Using Remote On A High Flight/Insecure Dog

More on using a remote collar to teach a dog to walk on a treadmill. In this video I work with Ozzy. He is Mona’s adopted brother, whom I featured in last week’s treadmill video. Ozzy has a very high flight response and is a very insecure dog, but is now walking side by side with his sister thanks to the e-collar!

I was hoping to have some new material for this week, but with a busy schedule and the weather switching up like it did, looks like I’ll have to shoot for next week. I’ve decided to include another video on treadmill training instead (don’t worry still some good stuff to learn) since Ozzy took a little more oomph with the collar to unlock his brain.

This video is completely UNCUT so there’s no behind the scenes stuff going on. You get to see it as it happens with all the good and bad (well it looks bad, but it isn’t). I decided to leave it as is so that everyone can see what to expect and that it isn’t bad, as hard as it may be, to watch their baby panic either from the remote or the treadmill.

Everything remains the same in terms of approach. I pull Ozzy towards the treadmill and he locks up, just like his sister Mona did except when he gets on, there’s a bit more franticness going on in his head. Also, his level of resistance was much higher than Mona’s so in order to get the brain to move I had to dial up to the mid-40’s to 50’s range. This caused him to yelp a few times, but it was because the brain was starting to give up on resistance and went into panic mode. It’s typical and what I’d expect to see with a case like him.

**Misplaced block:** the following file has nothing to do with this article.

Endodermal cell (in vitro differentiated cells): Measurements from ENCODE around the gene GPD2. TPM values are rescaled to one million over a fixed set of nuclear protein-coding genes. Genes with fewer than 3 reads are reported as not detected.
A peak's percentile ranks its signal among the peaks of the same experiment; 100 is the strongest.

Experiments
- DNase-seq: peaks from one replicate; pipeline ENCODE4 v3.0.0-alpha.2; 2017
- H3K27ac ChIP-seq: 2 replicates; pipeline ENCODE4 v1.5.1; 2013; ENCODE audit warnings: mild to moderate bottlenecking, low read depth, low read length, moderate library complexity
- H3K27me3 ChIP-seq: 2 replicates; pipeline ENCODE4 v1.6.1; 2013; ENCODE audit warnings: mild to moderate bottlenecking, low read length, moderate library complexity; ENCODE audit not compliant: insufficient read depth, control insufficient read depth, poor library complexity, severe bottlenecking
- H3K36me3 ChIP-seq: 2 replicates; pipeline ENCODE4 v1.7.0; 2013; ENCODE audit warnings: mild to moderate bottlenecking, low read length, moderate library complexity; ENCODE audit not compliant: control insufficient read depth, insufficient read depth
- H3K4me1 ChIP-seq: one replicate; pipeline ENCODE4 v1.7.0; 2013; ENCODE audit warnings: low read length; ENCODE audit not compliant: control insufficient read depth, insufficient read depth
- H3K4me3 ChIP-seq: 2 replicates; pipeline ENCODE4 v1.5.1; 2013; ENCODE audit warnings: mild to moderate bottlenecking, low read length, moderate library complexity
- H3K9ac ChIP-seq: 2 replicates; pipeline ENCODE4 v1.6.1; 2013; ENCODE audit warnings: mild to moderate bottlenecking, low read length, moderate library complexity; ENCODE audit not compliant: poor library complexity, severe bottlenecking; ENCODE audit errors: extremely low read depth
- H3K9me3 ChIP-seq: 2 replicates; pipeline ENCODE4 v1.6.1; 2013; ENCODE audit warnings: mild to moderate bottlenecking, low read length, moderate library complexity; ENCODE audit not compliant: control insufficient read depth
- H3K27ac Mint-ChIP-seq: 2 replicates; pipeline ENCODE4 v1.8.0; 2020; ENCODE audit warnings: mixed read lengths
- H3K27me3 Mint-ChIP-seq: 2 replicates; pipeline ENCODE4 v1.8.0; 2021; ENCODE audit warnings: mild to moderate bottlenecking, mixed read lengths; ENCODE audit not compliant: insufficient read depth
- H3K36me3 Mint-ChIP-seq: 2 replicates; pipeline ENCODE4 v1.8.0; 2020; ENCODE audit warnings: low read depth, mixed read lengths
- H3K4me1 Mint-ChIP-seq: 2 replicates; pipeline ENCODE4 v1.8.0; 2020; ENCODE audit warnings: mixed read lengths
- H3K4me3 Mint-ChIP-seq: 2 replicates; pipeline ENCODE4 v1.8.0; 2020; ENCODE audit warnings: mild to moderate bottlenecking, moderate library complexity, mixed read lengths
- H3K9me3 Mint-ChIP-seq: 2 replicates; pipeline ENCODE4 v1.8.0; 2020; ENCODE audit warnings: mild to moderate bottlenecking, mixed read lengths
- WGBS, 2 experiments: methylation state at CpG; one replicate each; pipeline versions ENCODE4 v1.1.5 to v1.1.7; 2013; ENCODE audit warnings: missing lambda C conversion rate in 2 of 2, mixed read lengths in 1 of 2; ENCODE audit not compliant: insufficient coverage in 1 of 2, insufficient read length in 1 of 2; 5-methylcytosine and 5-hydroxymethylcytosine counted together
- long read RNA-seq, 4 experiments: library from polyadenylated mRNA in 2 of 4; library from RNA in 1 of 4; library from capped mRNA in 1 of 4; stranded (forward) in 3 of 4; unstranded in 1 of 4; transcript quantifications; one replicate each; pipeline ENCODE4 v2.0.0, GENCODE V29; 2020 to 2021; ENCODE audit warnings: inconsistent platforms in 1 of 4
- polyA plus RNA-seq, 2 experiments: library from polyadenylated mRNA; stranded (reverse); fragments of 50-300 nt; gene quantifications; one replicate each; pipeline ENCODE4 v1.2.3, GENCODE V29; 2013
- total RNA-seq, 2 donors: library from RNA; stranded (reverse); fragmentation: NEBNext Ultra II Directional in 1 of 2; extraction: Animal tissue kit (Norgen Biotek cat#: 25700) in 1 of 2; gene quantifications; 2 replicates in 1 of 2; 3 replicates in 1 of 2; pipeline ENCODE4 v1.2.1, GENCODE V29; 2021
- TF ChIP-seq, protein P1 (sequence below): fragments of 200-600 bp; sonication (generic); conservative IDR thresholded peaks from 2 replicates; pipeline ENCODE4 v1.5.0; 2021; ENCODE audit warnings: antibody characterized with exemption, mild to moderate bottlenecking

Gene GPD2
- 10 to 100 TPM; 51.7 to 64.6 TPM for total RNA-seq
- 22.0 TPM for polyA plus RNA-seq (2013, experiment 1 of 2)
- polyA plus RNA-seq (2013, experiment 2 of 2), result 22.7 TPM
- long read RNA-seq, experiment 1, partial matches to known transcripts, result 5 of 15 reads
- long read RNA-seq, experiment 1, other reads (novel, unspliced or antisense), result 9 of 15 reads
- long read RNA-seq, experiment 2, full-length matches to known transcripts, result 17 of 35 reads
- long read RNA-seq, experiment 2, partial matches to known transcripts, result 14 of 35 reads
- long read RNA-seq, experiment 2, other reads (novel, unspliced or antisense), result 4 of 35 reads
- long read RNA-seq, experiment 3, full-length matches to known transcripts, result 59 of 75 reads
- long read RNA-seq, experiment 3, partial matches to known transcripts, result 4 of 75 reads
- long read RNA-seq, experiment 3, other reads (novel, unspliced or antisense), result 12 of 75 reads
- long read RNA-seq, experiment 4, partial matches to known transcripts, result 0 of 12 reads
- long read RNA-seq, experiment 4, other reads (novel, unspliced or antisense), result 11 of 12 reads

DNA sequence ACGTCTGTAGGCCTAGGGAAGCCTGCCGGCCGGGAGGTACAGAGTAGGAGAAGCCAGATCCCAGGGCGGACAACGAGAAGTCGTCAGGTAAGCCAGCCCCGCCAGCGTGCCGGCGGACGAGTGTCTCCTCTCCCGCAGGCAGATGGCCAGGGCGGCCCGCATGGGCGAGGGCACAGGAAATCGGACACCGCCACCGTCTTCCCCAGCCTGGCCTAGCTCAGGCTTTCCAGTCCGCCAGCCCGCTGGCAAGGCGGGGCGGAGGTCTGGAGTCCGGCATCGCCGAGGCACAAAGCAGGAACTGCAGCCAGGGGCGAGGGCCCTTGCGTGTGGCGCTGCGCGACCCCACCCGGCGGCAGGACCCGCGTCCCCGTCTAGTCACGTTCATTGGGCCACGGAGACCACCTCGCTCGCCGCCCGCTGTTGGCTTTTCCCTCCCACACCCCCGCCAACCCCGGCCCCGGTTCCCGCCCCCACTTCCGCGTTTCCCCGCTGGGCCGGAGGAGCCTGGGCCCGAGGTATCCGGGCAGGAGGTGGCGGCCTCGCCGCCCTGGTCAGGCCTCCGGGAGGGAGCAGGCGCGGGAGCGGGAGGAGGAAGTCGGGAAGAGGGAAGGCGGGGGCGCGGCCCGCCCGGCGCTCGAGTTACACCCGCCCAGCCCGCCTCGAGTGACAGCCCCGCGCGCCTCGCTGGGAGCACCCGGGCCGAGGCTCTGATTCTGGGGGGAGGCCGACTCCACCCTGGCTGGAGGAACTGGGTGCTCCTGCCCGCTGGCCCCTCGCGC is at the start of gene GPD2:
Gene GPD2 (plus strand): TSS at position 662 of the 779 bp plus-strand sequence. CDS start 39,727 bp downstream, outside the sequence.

Still not the worst I’ve seen!

Yet again, once he overrode his flight response you can see the body start to move as it begins to accept this foreign object he is walking on. At some point, he tries to flee from it and puts up the bigger mental block which is where I slowly dial up on the collar until I find the roundabout number thats going to make him move. You can tell by watching the body.

When it’s too low, they can hold the resistance with no problem even as you can see the neck twitching from the collar. As soon as you start to hit that area on the remote that’s going to unlock them, they start to fidget. Once I saw him do that, I slowed down on my taps a bit and after about 5, voila! A much more looser and relaxed Ozzy on the treadmill!

Well, that’s it for this week’s newsletter!

Best regards,

Jesse
Owner – Operator
Canine Perspective, Inc.

By |2018-04-10T22:40:33+00:00March 17th, 2017|Aggression, Behavior, Chicago, Dogs, How To, News, Training, Training Tools|

About the Author:

Chicago's Premier Master Dog Trainer and Behavior Expert. Student of The Miami Dog Whisperer - Richard Heinz. Over 10 years of working experience with dogs. Professional Member of the International Association Of Canine Professionals.

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  1. […] a remote collar works wonders! The biggest obstacle is getting them to overcome their flight response and push through the […]

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